Captain Haloz nodded. “Just get out of here, King Belgrave,” he replied. “The Red Exemplars can care for themselves. We will see you at Nasad.”
Voth stood among the carnage in the burning palace. His enemy and former Dark Witch had escaped. His dragon was dead and he would have to call another one. He lifted his head and yelled. “Veytabijnor Kezh veykrig Amehtana.” He turned his head and saw Hlueqwik, one of his lesser commanders, step from a hallway.
“Tuvibellv uodvem eyt koot puv Heslek pellik uvwom eyt,” the lesser commander said. “Weyt ensund em plnoys?”
“You need not worry about the death of Heslek or the taking of his weapon, Tuvibellv,” Voth replied. While the woman can wield the power of Tuvibellv, she will not be overwhelmed by our numbers. Now that they have seen what we can do, let them escape to tell the rest of the world of the doom that is coming.”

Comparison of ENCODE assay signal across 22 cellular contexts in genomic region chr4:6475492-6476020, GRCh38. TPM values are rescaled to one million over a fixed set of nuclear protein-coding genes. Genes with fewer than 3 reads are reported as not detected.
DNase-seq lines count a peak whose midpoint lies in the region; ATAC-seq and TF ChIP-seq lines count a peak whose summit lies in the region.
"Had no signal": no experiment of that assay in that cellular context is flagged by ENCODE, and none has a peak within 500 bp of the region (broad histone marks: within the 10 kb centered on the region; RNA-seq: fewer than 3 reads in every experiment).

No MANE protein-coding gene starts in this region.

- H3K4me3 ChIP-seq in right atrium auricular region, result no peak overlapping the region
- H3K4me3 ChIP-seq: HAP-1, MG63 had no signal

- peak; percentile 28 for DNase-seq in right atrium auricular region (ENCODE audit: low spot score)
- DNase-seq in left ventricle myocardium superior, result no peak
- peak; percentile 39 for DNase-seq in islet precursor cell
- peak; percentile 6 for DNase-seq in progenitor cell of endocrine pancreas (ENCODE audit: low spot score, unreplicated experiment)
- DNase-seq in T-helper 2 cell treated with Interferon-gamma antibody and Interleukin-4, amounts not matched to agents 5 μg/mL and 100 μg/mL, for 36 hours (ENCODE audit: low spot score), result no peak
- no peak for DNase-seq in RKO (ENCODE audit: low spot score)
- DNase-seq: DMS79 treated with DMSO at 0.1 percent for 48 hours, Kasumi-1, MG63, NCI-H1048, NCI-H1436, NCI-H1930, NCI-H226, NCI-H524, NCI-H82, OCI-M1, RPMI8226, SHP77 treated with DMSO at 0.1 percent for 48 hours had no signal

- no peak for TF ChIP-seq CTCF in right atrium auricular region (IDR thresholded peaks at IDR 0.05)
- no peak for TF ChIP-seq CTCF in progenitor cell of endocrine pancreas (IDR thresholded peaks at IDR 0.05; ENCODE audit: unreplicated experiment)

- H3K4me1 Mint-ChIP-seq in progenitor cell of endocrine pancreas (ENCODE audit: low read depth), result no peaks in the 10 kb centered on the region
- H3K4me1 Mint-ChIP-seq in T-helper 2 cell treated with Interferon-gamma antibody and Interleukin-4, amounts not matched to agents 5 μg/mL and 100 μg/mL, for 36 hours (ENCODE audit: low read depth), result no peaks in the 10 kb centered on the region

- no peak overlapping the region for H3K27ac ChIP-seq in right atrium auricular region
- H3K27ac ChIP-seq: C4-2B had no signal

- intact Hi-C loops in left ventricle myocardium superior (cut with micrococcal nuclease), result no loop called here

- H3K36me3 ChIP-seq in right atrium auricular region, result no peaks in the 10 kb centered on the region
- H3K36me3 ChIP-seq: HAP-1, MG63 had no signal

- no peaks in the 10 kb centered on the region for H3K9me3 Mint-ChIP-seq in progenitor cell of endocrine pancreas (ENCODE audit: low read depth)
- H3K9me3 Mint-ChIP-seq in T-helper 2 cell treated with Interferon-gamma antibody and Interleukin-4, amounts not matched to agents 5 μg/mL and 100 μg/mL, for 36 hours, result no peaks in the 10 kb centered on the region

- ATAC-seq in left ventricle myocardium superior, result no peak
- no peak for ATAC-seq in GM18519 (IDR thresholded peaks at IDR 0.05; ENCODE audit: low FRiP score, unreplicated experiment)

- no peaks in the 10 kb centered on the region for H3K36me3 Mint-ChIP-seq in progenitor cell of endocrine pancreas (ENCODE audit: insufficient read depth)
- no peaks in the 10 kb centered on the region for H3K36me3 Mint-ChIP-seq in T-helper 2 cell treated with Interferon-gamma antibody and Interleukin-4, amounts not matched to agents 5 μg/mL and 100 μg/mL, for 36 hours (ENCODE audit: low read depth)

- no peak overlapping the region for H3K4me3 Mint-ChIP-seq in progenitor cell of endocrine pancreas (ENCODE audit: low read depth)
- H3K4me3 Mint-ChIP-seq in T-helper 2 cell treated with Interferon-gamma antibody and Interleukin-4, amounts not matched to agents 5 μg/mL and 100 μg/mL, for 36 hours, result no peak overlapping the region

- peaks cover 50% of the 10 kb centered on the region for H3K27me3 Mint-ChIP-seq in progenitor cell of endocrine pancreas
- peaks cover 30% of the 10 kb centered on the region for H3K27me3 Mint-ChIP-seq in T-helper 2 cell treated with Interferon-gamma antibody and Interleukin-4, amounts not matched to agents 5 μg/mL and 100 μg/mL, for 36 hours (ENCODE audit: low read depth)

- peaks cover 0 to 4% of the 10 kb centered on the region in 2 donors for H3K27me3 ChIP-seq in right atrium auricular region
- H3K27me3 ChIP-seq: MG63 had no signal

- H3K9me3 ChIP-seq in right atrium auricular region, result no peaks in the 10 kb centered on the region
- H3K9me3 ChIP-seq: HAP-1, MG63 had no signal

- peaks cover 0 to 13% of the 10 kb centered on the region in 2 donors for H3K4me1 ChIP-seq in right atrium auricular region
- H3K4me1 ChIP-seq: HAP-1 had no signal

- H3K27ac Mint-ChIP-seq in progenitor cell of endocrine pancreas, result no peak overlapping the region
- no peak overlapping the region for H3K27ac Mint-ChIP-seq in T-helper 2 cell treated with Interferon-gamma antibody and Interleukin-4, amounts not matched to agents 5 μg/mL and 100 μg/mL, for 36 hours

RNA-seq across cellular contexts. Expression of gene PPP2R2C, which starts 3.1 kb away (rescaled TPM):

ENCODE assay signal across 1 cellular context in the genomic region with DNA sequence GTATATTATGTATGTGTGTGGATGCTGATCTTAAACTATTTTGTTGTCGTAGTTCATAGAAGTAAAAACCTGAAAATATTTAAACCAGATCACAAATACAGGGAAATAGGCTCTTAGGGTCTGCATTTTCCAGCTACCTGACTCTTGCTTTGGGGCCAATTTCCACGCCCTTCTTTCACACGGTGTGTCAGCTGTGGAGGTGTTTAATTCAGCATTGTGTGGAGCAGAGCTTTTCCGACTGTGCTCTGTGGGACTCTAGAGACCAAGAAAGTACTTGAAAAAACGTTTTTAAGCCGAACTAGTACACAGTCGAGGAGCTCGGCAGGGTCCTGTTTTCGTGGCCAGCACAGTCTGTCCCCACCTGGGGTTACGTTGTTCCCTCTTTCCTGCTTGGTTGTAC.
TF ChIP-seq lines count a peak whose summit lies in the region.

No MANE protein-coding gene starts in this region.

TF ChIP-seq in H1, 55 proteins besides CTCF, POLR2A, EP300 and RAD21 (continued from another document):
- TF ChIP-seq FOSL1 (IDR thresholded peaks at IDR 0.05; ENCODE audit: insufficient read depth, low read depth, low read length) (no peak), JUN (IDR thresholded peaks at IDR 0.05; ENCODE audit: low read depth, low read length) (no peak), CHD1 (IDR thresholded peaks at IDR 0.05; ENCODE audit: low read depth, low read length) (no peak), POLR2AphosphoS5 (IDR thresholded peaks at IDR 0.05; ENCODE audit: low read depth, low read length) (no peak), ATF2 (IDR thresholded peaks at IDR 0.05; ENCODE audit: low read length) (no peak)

“Livs tes puv sdiys uieyt puvoq sueiplos hw envy llim i. Nasad jo ycveq eyt tlnvssv ot snoixuv si Lebuv.”
“First spend the day spoiling this city,” Voth countered. “I want anything which could be useful to be placed on the ships. Signal Lebuv to send a healing ship to shore. Gather your wounded soldiers. The isded should cure them sufficiently for Nasad. We will depart tomorrow.”